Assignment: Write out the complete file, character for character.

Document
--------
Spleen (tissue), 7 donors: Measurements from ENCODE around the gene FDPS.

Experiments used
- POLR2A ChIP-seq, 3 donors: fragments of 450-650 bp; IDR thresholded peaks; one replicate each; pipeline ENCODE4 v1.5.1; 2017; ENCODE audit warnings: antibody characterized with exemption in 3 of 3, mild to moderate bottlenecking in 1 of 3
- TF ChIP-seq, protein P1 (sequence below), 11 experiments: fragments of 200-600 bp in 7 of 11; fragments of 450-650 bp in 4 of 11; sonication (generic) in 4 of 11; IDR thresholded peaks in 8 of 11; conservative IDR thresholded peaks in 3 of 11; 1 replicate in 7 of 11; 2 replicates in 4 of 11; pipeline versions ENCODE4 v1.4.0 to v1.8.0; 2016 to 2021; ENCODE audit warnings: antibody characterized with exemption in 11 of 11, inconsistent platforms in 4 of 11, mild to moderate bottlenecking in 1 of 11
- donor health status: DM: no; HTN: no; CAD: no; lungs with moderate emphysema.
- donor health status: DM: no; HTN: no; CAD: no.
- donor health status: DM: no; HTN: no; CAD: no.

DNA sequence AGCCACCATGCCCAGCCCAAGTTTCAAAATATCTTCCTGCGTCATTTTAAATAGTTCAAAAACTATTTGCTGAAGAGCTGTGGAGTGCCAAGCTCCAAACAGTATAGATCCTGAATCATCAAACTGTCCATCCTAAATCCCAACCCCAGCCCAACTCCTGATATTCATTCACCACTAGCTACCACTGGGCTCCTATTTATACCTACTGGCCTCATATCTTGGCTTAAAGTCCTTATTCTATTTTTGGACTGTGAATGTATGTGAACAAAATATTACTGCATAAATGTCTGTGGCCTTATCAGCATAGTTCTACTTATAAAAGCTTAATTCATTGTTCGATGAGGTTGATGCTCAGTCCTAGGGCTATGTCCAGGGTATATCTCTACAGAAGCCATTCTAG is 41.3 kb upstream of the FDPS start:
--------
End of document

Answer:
Spleen (tissue), 7 donors: Measurements from ENCODE around the gene FDPS.

Experiments used
- POLR2A ChIP-seq, 3 donors: fragments of 450-650 bp; IDR thresholded peaks; one replicate each; pipeline ENCODE4 v1.5.1; 2017; ENCODE audit warnings: antibody characterized with exemption in 3 of 3, mild to moderate bottlenecking in 1 of 3
- TF ChIP-seq, protein P1 (sequence below), 11 experiments: fragments of 200-600 bp in 7 of 11; fragments of 450-650 bp in 4 of 11; sonication (generic) in 4 of 11; IDR thresholded peaks in 8 of 11; conservative IDR thresholded peaks in 3 of 11; 1 replicate in 7 of 11; 2 replicates in 4 of 11; pipeline versions ENCODE4 v1.4.0 to v1.8.0; 2016 to 2021; ENCODE audit warnings: antibody characterized with exemption in 11 of 11, inconsistent platforms in 4 of 11, mild to moderate bottlenecking in 1 of 11
- donor health status: DM: no; HTN: no; CAD: no; lungs with moderate emphysema.
- donor health status: DM: no; HTN: no; CAD: no.
- donor health status: DM: no; HTN: no; CAD: no.

DNA sequence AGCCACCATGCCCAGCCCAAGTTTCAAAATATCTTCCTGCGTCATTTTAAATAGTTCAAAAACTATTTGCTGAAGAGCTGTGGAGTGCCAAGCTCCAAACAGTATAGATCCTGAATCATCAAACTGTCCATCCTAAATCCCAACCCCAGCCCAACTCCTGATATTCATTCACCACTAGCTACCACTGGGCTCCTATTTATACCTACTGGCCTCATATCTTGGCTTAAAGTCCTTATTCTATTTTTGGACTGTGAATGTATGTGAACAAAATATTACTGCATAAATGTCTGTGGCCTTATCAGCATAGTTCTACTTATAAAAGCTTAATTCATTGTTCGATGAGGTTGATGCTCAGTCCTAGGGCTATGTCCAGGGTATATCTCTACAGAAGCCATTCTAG is 41.3 kb upstream of the FDPS start: